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White supremacist Richard Spencer no longer pursuing campus speeches, including at Kent State and Ohio State

March 15, 2018 GMT

White supremacist Richard Spencer no longer pursuing campus speeches, including at Kent State and Ohio State

CLEVELAND, Ohio - White supremacist Richard Spencer is no longer seeking to speak at large public campuses, including Ohio State University, the University of Cincinnati and Kent State University.

Spencer, who had been fighting in courts for his First Amendment right to speak at public campuses, now is reconsidering those actions, according a video released over the weekend.

Spencer said in the video on YouTube that it is “time to take a step back” and determine if public speaking at campuses or any venue is the right way to achieve his goals.

His attorney said a lawsuit against Ohio State University will be dropped, according to cincinnati.com. Ohio State was sued last October after turning down a request for Spencer to speak on Nov. 15, citing safety concerns.

Spencer’s decision to scale back campus appearances comes a little more than a week after a speech at Michigan State University drew hundreds of protestors and resulted in arrests.

After he won a lawsuit to appear on campus, Michigan State scheduled him to speak during spring break and in pavilion used by agriculture students.

He spoke to a crowd of about three dozen while about 500 people protested outside, The Lansing State Journal reported. Fights broke out at the protests outside, and more than 20 people were arrested on various charges.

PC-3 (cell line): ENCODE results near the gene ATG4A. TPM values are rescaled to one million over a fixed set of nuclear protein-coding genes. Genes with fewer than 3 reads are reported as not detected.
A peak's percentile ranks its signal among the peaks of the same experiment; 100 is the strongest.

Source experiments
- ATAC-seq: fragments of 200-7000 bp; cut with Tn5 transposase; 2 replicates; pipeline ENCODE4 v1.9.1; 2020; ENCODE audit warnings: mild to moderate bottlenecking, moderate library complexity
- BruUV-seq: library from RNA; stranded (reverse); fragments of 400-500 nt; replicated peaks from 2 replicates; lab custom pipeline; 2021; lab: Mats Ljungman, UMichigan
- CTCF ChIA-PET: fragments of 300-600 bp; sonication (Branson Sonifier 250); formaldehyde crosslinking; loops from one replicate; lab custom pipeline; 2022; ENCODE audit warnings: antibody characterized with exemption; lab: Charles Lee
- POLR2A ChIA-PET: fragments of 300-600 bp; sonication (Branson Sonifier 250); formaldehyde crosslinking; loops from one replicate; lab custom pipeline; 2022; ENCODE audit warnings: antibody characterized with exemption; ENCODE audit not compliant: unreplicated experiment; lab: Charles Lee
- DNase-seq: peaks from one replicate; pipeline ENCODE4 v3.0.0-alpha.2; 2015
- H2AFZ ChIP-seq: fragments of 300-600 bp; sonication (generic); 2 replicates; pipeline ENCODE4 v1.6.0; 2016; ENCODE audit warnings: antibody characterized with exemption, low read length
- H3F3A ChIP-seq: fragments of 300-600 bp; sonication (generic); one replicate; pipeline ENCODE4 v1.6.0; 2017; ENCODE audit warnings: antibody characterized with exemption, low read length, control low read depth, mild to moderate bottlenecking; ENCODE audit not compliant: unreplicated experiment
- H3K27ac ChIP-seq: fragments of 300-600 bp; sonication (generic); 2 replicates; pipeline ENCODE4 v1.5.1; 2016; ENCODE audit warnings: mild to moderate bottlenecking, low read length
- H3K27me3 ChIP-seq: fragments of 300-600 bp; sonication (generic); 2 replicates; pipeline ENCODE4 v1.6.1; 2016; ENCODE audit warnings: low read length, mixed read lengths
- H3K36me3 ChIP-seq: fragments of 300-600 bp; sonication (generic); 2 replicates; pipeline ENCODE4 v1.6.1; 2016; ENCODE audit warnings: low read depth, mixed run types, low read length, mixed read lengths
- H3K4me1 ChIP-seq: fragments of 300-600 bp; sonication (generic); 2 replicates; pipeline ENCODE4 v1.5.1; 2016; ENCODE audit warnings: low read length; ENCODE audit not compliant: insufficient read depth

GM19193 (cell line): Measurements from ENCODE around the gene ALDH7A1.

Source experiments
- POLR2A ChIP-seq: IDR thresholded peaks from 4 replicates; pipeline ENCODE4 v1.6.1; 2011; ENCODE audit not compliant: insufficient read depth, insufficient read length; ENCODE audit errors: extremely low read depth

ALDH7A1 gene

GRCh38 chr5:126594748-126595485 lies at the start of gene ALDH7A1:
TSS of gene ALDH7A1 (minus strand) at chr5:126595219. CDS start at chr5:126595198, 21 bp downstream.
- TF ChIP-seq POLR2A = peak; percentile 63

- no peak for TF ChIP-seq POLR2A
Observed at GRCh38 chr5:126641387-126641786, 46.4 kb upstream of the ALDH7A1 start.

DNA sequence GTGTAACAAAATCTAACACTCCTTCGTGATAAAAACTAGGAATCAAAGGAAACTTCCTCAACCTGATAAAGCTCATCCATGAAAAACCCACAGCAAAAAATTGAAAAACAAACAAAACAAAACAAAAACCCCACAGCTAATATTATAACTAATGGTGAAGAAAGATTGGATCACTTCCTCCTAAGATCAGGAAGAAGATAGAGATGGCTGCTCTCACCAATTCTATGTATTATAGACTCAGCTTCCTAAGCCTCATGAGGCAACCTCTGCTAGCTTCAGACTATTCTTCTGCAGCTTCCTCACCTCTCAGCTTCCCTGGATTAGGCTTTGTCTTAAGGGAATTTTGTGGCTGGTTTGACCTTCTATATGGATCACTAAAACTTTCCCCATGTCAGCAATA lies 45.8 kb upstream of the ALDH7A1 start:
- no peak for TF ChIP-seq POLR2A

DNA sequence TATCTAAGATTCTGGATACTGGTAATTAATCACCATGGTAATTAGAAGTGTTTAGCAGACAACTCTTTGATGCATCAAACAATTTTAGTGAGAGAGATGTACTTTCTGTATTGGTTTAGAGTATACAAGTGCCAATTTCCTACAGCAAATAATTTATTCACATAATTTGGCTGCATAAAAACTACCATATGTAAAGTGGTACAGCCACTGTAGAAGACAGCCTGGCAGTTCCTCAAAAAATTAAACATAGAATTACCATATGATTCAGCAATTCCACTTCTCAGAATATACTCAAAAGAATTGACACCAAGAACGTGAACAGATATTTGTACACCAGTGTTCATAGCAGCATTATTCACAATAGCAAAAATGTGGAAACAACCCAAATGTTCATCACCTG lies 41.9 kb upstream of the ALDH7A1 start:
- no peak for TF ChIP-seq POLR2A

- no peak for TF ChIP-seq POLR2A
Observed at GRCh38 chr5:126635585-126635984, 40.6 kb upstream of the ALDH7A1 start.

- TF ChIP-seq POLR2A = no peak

The University of Cincinnati agreed last October to allow Spencer to speak, and scheduled the event for this month. But the event did not occur. Spencer sued the school for requiring him to pay a security fee. That lawsuit is still pending.

Spencer threatened to sue Kent State University in January after the university denied a request to allow him to speak on campus on May 4, the 48th anniversary of the day in 1970 when the Ohio National Guard fired into a crowd of demonstrators, killing four people and wounding nine.

White supremacist Richard Spencer not allowed to speak on May 4 at Kent State

A Kent State spokesman on Thursday said the university would have no comment on Spencer.

Spencer helped coin the term “alt-right” to describe a movement characterized by racist, anti-Semitic and white nationalist views.

His requests to appear on campuses led to concerns about how to provide security while not violating First Amendment rights. At a “Unite the Right” rally last August at the University of Virginia, torch-wielding followers of Spencer marched the grounds chanting Nazi refrains.

The next day, a woman died in Charlottesville after a white nationalist drove into a crowd of counter-protesters.

There were protestors and a few scuffles when Spencer spoke at the University of Florida in October. The university spent about $500,000 on security.